First of all, the pace of technological change itself significantly impacts the HR departments’ functioning. The life of a modern person is changing quickly, while new ways of solving problems appear, and old ones become outdated. A similar process affects various professions, transforming them or making them obsolete. Thus, the pace of the technological revolution creates a substantial difference between the industry’s needs and workers’ current capabilities (Whysall et al., 2019). This situation is a direct challenge for HR structures that are forced to adapt to the rapidly changing professional market. The solution to such a problem, in turn, requires the involvement of more modern technologies, which in some way forms a vicious circle. According to research, there is a pronounced need for the evolution of approaches to talent management that will meet the requirements of a changing market (Whysall et al., 2019). Otherwise, this problem will probably only worsen in the long term.
Another category of problems is the technologies themselves since they are designed to significantly change how organizations are structured. One of the most significant examples is intelligent automation, such as various robotic mechanisms and artificial intelligence technologies (Vrontis et al., 2021). They exist due to the need to process massive data flows and the desire to optimize production processes (Barboza, 2019). Although their implementation improves the company’s efficiency, a whole layer of problems for HR specialists is formed.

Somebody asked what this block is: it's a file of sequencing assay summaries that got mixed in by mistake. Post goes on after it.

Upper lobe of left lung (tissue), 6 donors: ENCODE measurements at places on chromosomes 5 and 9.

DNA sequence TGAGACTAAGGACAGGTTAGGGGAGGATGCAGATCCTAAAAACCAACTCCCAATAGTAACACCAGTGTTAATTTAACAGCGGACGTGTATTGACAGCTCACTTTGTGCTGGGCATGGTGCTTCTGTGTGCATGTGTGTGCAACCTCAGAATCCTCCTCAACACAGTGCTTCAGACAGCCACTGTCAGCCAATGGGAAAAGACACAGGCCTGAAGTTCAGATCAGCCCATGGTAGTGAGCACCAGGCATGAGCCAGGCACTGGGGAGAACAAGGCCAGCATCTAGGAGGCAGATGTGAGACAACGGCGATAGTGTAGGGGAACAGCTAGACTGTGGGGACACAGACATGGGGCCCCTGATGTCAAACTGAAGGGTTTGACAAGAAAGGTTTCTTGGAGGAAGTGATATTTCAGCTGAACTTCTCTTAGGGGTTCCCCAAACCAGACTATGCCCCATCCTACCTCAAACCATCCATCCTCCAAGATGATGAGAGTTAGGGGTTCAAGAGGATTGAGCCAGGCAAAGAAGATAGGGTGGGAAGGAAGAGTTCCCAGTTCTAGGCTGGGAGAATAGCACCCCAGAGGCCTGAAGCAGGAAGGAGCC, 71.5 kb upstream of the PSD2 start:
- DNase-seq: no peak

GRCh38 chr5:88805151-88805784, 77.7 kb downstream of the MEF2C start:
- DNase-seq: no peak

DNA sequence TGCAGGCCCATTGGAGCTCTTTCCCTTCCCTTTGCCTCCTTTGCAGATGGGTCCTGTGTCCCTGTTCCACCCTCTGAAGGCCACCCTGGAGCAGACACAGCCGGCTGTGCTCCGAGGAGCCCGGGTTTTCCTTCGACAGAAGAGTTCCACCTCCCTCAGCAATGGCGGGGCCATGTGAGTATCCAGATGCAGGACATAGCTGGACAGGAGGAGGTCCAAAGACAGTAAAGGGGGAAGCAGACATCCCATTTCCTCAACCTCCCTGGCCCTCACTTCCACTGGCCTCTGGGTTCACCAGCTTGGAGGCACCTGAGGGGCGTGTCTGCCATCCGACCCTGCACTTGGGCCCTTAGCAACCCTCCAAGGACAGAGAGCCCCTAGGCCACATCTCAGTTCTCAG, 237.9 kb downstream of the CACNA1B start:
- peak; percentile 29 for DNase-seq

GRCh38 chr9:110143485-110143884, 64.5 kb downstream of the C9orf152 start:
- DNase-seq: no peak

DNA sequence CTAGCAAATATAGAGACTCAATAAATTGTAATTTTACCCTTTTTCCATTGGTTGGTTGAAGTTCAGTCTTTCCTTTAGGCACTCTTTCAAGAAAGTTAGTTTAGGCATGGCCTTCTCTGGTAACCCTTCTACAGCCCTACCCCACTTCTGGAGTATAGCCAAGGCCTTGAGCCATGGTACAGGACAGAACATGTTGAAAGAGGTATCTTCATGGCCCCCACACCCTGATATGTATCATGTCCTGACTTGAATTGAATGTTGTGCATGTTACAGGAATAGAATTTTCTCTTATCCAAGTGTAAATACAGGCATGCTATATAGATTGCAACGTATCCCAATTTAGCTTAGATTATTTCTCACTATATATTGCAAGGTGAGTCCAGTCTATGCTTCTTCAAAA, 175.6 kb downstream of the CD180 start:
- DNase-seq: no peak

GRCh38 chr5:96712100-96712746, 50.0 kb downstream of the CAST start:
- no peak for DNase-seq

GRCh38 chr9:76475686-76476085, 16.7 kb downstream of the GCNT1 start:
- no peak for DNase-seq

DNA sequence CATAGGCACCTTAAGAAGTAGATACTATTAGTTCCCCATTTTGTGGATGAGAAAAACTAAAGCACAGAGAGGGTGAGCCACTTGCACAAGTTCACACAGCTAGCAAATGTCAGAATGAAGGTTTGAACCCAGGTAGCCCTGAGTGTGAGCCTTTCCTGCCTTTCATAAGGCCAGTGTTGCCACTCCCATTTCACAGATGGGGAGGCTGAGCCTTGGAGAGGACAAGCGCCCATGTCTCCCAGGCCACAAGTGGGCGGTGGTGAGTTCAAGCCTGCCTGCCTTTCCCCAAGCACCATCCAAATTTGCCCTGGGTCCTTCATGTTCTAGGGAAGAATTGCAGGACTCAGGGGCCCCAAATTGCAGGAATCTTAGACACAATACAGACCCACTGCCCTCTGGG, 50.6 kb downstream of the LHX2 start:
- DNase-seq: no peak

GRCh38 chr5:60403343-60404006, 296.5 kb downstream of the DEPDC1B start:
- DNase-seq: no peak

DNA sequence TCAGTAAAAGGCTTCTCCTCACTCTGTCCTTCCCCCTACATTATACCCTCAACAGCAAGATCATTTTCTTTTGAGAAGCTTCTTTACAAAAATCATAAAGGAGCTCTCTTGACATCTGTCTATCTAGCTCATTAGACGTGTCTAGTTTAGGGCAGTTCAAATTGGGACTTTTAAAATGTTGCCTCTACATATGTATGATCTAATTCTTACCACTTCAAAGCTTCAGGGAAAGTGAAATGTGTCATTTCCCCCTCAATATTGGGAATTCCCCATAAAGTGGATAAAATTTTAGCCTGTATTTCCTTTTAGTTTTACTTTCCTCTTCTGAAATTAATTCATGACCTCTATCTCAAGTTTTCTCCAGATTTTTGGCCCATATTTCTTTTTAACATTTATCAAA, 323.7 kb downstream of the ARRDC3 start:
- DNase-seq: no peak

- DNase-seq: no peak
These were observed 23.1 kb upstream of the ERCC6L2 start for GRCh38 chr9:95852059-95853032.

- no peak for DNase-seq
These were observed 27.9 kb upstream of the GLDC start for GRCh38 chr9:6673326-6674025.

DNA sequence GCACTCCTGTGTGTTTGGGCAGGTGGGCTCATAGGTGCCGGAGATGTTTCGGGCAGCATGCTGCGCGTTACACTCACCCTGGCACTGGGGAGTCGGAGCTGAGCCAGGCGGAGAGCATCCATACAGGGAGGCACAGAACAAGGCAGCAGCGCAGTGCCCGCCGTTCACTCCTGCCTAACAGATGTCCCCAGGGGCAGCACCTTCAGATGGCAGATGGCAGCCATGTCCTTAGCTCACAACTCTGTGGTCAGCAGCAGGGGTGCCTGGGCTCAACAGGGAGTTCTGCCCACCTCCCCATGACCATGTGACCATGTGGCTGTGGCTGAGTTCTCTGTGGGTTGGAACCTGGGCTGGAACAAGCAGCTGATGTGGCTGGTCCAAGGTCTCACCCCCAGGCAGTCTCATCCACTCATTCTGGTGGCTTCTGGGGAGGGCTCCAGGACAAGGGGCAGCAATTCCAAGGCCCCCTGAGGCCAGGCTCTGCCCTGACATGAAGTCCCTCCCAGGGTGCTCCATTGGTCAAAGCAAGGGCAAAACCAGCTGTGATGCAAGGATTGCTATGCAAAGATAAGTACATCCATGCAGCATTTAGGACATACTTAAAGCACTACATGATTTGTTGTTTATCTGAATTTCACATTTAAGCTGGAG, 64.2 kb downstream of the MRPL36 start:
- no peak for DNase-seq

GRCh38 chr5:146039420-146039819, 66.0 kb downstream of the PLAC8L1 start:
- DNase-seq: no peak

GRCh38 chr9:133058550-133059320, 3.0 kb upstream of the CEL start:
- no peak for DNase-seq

First of all, new technologies may begin to replace those functions that workers previously performed. This entails a procedure for moving workers and presents a serious ethical problem. Second, human resource practitioners must ensure that technologies are appropriately integrated into the workflow, ensuring that all associated workers have the necessary skills. Thus, from my perspective, the problem of the pace of technological change is somewhat less critical in comparison with globalization but requires the formation of a more dynamic system. As long as HR managers and employees are quick to adapt to external changes, the issue of a technological revolution is much less of a threat. However, this problem is of great relevance for some population groups, especially older generations.